Friendship and Empire

Friendship and Empire : Roman Diplomacy and Imperialism in the Middle Republic (353-146 BC)

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In this bold new interpretation of the origins of ancient Rome's overseas empire, Dr Burton charts the impact of the psychology, language and gestures associated with the Roman concept of amicitia, or 'friendship'. The book challenges the prevailing orthodox Cold War-era realist interpretation of Roman imperialism and argues that language and ideals contributed just as much to Roman empire-building as military muscle. Using a constructivist theoretical framework drawn from international relations, Dr Burton replaces the modern scholarly fiction of a Roman empire built on networks of foreign clients and client-states with an interpretation grounded firmly in the discursive habits of the ancient texts themselves. The results better account for the peculiar rhythms of Rome's earliest period of overseas expansion - brief periods of vigorous military and diplomatic activity, such as the rolling back of Seleucid power in Asia Minor and Greece in 192-188 BC, followed by long periods of inactivity.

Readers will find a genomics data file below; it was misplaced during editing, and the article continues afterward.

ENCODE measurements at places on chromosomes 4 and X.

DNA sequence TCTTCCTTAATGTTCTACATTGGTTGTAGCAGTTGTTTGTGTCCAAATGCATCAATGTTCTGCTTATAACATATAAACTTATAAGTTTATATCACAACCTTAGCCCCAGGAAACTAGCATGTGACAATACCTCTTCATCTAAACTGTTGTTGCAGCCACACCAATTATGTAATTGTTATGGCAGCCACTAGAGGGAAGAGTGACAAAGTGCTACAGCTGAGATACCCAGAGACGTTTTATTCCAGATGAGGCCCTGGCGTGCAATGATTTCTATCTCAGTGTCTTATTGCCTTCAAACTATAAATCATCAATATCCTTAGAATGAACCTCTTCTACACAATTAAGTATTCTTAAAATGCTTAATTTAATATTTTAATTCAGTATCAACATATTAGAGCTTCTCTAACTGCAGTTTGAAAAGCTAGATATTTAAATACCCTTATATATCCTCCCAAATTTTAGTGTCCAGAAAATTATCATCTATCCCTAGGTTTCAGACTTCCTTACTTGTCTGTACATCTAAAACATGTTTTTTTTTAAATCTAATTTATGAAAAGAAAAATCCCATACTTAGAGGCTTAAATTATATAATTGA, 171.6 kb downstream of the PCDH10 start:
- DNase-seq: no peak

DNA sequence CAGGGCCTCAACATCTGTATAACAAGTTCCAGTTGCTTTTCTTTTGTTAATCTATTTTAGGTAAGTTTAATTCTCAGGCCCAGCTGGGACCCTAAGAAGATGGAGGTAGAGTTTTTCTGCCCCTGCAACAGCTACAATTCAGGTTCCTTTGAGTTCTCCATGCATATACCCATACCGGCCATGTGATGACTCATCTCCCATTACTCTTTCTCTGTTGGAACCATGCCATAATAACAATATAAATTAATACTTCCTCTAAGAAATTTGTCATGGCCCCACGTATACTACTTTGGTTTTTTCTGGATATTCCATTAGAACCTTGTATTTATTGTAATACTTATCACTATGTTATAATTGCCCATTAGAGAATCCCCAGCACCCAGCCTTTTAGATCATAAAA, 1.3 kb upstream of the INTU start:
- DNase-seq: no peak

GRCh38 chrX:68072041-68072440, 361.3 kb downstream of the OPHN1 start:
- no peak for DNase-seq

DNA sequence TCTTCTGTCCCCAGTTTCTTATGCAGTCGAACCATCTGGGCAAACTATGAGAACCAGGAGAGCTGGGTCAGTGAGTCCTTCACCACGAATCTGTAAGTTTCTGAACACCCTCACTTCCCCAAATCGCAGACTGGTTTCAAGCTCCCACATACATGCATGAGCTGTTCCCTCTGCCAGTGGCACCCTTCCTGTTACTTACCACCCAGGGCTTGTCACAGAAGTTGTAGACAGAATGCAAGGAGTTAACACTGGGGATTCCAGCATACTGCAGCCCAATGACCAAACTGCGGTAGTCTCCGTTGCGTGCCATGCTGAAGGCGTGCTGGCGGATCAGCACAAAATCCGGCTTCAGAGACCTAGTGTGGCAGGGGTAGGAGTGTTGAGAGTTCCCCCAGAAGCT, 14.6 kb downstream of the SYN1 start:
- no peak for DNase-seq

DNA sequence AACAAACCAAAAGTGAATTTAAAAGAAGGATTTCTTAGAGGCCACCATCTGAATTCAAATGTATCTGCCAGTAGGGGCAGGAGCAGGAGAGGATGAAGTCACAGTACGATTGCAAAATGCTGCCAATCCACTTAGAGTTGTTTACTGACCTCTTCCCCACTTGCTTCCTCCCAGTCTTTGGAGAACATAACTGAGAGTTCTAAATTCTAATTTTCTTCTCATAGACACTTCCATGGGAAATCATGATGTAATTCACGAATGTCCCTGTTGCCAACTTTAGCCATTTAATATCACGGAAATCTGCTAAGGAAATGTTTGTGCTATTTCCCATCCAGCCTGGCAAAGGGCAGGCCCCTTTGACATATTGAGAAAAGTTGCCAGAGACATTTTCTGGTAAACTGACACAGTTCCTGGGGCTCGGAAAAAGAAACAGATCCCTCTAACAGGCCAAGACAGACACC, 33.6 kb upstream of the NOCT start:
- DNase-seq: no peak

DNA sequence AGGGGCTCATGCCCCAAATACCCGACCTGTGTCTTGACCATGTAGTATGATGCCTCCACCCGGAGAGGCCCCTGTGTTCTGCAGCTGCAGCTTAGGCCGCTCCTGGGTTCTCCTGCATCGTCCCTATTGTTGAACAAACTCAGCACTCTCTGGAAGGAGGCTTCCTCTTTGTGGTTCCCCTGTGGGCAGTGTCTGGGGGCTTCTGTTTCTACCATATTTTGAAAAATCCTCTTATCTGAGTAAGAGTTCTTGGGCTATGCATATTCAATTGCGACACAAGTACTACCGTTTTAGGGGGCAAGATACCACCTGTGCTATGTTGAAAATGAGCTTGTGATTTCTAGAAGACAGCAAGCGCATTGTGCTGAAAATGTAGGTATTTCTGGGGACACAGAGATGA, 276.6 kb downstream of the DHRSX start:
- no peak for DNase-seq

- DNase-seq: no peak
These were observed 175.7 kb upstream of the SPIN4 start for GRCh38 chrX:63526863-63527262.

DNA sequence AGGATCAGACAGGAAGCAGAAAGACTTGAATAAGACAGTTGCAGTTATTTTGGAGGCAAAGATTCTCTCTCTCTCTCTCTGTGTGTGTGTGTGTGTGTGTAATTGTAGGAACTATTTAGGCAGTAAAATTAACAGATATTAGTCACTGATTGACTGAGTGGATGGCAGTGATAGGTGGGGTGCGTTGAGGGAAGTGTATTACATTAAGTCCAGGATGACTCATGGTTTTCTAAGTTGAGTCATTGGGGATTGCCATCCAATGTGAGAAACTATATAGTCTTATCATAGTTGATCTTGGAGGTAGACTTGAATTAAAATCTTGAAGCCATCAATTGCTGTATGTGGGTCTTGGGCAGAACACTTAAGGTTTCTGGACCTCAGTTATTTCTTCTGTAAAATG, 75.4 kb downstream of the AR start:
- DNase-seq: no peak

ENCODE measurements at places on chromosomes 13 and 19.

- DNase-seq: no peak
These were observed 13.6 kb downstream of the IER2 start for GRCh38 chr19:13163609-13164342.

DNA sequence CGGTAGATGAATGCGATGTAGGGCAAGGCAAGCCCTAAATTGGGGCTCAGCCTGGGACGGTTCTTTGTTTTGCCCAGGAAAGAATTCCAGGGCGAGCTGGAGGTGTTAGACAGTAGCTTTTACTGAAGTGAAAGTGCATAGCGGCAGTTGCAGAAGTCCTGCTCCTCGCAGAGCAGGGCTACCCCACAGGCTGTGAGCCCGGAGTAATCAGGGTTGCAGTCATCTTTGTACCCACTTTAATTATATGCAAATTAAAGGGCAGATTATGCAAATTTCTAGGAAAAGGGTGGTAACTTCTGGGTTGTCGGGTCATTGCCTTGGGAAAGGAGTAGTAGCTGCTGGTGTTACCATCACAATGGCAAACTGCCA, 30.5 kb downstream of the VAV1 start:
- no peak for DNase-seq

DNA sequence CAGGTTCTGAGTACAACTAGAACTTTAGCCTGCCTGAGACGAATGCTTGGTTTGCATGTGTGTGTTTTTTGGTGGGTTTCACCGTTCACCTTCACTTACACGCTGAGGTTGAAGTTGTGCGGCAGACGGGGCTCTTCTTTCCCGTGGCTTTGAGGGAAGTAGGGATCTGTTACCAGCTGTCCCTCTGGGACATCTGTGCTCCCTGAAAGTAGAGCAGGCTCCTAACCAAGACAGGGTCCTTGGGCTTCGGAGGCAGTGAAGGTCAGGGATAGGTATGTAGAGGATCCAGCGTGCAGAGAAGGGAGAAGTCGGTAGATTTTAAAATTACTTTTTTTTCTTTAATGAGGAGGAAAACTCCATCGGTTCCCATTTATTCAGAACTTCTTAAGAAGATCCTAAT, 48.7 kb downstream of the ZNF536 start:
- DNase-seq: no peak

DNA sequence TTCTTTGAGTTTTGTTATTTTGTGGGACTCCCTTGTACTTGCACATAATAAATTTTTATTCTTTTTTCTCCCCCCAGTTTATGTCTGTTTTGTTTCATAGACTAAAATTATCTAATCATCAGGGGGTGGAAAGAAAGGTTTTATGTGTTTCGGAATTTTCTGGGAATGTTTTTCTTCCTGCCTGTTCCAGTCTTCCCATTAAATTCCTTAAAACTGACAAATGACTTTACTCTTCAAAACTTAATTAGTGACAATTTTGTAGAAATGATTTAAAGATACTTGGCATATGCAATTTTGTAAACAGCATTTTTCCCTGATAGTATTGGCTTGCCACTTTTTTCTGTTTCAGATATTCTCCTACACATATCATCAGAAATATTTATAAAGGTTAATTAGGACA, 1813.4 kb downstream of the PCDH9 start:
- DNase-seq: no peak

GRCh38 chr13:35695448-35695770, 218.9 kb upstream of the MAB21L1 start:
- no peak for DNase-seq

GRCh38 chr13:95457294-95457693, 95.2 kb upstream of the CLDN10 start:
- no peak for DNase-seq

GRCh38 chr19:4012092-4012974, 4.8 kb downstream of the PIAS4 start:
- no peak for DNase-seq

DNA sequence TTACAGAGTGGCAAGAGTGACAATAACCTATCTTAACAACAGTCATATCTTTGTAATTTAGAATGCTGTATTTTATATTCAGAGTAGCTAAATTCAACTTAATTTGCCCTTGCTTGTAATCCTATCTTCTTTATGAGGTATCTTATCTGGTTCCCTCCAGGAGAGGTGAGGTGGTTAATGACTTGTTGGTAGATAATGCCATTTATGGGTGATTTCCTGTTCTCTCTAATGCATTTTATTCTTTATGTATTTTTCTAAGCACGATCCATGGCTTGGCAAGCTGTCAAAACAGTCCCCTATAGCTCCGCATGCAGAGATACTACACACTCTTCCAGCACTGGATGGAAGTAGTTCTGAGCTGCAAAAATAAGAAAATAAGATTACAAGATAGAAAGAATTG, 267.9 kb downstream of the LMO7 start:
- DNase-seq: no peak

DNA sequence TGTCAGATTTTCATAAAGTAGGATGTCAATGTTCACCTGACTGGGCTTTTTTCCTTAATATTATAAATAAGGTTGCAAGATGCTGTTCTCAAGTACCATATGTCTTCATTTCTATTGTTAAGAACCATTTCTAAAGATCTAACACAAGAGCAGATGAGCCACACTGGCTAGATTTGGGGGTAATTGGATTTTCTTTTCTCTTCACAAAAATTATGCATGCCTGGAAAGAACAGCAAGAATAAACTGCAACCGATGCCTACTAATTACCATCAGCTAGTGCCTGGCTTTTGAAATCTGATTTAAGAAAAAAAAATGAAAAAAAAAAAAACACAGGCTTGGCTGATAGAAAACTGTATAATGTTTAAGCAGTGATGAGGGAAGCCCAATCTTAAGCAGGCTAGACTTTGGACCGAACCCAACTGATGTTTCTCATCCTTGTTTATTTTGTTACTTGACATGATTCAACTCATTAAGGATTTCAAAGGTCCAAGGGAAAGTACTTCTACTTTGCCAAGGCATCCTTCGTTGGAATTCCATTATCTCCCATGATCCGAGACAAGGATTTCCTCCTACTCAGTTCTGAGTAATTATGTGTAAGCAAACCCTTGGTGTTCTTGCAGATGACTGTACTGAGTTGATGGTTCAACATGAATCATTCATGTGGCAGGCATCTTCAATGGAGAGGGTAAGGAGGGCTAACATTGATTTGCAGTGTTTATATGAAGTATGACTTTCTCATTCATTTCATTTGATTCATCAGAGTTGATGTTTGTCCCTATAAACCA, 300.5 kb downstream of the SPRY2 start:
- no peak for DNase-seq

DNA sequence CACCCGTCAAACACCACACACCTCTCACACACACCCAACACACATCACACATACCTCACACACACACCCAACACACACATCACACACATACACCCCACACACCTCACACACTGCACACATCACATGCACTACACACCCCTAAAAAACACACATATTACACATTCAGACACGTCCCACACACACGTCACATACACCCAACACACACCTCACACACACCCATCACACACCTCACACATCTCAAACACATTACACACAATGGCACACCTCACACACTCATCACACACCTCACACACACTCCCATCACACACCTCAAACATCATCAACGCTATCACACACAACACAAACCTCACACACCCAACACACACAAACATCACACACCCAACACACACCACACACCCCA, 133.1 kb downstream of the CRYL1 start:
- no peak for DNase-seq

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Product details

  • Electronic book text | 408 pages
  • Cambridge University Press (Virtual Publishing)
  • Cambridge, United Kingdom
  • English
  • 1 table
  • 1139180223
  • 9781139180221

Table of contents

1. Discourse, international relations, and international relations theory; 2. Friendship practices and processes; 3. Amicitia incipit: beginning international friendship; 4. The duties of international friendship; 5. The breakdown and dissolution of international friendship; Conclusion.
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About Paul J. Burton

Paul J. Burton is a lecturer at the Australian National University in Canberra, Australia. He has published on topics as diverse as ancient international law, the influence of the classics on George Orwell, and the influence of Sophocles' Oedipus the King on Alfred Hitchcock's film, The Birds. His most recent article is a comprehensive study of comparisons of Rome with the United States as global powers in print journalism and current affairs literature in the first decade of the 2000s.
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